D. Gilson is a writer and author of essays, poetry, and scholarship that explore the relationship between popular culture, literature, sexuality, and memoir. His latest book is Jesus Freak, with Will Stockton, part of Bloomsbury’s 33 1/3 Series. His other books include I Will Say This Exactly One Time and Crush. His first chapbook, Catch & Release, won the 2012 Robin Becker Prize from Seve...

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Jeffrey Johnson is a legal writer with a focus on personal injury. He has worked on personal injury and sovereign immunity litigation in addition to experience in family, estate, and criminal law. He earned a J.D. from the University of Baltimore and has appeared on legaladvice.com, themanifest.com, and vice.com.

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Reviewed by Jeffrey Johnson
Insurance Lawyer

UPDATED: Jan 18, 2021

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The downturn in the economy has led to dramatic impacts across the United States – from those who are out of work, to those who have decided that they simply can no longer afford their car insurance policies and canceling them. While the decision to not carry insurance might seem like an easy way to save money in the short term, we’d caution that the long term consequences heavily outweigh any short term benefit.

Here’s one reason why: Most car insurance companies will immediately consider anyone who has allowed an insurance policy to lapse, be that through non-payment of premiums or the cancellation of a policy while you still own and drive a car a high risk to insure. Some will even place drivers into a higher risk bracket simply for being late on payments, even if the insurer doesn’t cancel a policy for non-payment of premiums.

And insurance companies have data to backup their placement of such drivers into higher risk brackets, as well. It isn’t simply a perception of an increased risk, but it is backed up with real statistical data – individuals who let their insurance lapse are much more likely to be involved in an car crash and make a claim.

“So what?” you might ask. “What’s going to happen?”

You’ll pay higher premiums, that’s what. On average, a driver who has allowed an insurance policy to lapse will end up paying 5.7% more for their insurance than they were before. And that number will rise even higher if you’re insuring multiple cars – going up to around 12%. That’s if your insurer is willing to reinstate your policy once it has lapsed. You may have no alternative but to look to other insurance companies.

While you may not have to go with another insurer, it may be the only way you can get coverage at a rate below or at least equal to what you had through your original insurer. In the end though, it is better not to let your insurance lapse, so you can avoid paying more or having to look for a new insurer.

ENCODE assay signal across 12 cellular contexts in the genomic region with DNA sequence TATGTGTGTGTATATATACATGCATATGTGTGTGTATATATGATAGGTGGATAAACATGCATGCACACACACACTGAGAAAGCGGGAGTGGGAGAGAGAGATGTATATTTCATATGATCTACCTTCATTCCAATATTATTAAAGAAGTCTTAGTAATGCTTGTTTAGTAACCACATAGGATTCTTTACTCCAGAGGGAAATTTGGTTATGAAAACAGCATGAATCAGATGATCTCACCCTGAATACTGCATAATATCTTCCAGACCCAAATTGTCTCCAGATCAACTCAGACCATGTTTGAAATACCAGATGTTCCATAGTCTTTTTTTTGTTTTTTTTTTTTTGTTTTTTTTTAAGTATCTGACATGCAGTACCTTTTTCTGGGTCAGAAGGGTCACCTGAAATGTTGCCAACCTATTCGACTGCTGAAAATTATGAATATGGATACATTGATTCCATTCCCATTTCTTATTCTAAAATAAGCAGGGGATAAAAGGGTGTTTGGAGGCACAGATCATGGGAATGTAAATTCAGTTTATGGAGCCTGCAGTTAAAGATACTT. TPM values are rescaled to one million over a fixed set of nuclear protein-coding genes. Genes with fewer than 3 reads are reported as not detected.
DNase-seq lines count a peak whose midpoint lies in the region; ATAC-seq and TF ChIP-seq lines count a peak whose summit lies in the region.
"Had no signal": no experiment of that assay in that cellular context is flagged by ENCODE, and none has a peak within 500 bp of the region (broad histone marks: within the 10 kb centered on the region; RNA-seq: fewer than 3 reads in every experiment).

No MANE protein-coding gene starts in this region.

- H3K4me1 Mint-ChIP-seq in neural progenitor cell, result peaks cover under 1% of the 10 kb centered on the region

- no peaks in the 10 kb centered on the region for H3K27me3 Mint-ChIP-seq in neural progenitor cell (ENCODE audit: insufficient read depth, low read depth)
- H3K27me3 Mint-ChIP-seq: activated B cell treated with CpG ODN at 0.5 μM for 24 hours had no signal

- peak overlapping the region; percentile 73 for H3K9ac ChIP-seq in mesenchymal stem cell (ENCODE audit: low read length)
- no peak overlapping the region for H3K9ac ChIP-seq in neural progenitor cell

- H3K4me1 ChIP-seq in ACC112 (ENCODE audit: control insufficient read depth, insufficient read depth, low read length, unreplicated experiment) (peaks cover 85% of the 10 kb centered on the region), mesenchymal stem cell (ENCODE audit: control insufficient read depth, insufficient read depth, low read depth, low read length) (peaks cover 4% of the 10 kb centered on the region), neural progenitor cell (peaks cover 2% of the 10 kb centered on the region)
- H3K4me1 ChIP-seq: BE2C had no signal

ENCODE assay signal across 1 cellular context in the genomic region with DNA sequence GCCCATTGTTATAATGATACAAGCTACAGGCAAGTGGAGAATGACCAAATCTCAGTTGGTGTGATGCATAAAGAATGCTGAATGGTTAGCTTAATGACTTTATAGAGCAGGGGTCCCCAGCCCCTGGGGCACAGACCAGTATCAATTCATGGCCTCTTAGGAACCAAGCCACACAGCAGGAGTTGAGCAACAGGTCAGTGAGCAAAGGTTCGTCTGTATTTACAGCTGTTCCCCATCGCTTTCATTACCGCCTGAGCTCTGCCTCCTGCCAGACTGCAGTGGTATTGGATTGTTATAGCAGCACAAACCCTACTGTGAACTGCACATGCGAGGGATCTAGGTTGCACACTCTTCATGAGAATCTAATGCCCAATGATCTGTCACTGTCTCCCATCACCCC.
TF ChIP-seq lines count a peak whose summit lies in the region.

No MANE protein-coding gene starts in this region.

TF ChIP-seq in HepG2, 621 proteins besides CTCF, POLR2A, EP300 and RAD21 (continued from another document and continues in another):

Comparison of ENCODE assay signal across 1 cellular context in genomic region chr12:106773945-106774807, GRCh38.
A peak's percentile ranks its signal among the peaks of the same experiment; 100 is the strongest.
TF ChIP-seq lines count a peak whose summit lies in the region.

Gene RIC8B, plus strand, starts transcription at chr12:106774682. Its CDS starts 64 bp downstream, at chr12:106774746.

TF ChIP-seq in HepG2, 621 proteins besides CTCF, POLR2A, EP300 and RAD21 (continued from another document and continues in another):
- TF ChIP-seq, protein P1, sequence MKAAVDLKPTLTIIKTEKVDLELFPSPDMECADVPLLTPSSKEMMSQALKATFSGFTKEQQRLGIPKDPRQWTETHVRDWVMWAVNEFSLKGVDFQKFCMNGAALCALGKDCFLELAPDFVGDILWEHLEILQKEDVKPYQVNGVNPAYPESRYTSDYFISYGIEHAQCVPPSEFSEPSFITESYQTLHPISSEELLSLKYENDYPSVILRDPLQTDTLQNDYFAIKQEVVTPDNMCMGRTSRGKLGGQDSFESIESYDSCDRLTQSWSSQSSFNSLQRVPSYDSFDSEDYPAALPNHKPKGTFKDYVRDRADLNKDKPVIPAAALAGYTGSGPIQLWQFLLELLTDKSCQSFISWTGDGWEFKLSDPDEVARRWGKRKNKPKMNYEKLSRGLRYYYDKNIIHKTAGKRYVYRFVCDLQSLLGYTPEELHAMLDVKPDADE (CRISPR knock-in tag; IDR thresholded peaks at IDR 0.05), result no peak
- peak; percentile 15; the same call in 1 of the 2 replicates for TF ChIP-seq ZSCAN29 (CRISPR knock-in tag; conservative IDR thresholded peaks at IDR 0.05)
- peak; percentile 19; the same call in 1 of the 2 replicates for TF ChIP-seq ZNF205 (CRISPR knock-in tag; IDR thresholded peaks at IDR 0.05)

That’s not the worst that can happen, however. Insurers can cancel your policy for non-payment of premium, even if you didn’t intend to allow your policy to lapse. Not paying the bill on your auto policy is one of the most common reasons that insurance companies will cancel your policy. Even if they don’t cancel you outright, the insurer may issue a do not renew flag on your policy (this is called a DNR, for Do Not Renew) you’ll either have to convince your insurer to keep you or obtain a new insurance provider once your policy lapses.

So can you cancel an insurance policy?

Of course, you can cancel an auto insurance policy. Consumers do this every day, but not all of them understand the process. There are two reasons why you might want to consider canceling your car insurance policy:

  • You’ve decided to switch insurance companies, and you have another policy in place – yes, have your new policy in effect before you cancel the old one.
  • You’ve sold your car and informed the DMV and/or transferred the title of the car to the new owner.

Canceling a policy without either of those two happening will result in either an actual or perceived lapse in your insurance. This can lead to legal fines or penalties, depending upon your state, as all insurers are required to notify state department of motor vehicles of any policy lapse or cancelation.

If you continue to drive without insurance, legal fines may be the least of your worries, however.  Drive without insurance, and if you’re involved in a crash, you’ll be looking at paying all costs directly out of pocket. If you’re at fault for such a crash, you could be on the hook for thousands of dollars due to the other driver. In both traditional tort-system states and no-fault states, a court may order a judgement against you in regards to the collision, and may even order the sale of your assets, including your home and garnishment of all future wages to help pay the judgement.

In the end, while allowing a policy to lapse may offer a short term financial gain, the potential long term costs simply make this untenable. If you cannot pay your policy premiums, work with your insurer to either lower your costs by eliminating extra coverages, raising your deductibles, or stop driving. Your wallet will thank you in the end.